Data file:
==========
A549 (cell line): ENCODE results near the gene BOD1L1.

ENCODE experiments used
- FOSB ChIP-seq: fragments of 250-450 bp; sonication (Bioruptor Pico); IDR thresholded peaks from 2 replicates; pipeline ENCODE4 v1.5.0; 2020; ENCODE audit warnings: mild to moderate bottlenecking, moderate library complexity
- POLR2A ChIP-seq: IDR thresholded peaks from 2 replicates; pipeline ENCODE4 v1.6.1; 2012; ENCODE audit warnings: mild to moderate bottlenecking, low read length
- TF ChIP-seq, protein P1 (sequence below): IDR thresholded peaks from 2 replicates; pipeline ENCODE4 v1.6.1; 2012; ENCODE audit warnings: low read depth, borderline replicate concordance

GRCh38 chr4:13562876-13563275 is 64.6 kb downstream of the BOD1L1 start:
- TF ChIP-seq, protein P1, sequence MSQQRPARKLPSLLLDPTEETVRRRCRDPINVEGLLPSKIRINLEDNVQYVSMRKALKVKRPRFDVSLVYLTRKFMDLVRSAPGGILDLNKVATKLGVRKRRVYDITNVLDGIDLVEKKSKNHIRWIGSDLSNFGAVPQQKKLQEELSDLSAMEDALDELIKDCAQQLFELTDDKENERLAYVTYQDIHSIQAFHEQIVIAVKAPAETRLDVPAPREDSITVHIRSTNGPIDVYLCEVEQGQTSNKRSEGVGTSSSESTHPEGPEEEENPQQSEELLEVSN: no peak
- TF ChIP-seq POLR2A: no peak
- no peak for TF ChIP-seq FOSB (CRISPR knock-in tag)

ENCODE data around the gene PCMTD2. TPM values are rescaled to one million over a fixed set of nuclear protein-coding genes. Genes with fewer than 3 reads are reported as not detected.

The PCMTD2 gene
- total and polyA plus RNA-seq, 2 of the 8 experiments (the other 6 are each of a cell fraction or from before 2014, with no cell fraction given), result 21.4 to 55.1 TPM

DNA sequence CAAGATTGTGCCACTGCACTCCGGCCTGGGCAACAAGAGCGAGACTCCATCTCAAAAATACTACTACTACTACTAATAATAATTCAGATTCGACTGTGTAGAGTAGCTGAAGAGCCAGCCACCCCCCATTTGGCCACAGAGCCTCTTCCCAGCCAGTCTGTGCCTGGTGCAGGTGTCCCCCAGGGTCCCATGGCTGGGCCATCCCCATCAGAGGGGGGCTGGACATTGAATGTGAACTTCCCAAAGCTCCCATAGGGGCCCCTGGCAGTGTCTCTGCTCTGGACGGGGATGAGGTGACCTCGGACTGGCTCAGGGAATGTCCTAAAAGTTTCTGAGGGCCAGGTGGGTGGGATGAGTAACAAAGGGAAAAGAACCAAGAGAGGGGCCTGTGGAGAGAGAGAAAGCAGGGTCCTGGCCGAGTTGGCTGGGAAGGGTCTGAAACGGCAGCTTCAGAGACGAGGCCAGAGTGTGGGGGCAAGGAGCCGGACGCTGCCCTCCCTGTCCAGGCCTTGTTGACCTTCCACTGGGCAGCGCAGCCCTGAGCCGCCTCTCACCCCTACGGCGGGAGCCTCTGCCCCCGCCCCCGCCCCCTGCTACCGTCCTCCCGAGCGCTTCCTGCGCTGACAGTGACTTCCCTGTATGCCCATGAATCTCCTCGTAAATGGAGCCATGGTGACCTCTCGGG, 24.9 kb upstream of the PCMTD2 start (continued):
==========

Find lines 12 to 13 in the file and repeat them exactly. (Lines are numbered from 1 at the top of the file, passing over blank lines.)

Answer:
- total and polyA plus RNA-seq, 2 of the 8 experiments (the other 6 are each of a cell fraction or from before 2014, with no cell fraction given), result 21.4 to 55.1 TPM

DNA sequence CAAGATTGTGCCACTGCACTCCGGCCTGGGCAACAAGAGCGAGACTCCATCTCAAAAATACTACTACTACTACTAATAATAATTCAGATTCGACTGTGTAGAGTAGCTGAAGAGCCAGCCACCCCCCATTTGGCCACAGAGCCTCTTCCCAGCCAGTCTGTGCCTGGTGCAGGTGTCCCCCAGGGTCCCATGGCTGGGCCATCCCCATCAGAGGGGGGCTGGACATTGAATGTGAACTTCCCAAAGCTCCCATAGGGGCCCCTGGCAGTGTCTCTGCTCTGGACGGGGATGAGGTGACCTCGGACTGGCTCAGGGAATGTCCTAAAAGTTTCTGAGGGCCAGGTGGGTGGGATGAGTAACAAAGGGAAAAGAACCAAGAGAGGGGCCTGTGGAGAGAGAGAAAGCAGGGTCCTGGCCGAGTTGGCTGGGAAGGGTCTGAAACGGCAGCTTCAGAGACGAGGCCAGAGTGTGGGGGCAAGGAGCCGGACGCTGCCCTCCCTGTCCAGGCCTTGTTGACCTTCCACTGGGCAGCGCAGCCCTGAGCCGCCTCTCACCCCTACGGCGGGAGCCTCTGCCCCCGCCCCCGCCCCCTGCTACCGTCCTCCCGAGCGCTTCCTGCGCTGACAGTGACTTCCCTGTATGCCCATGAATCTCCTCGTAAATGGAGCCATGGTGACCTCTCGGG, 24.9 kb upstream of the PCMTD2 start (continued):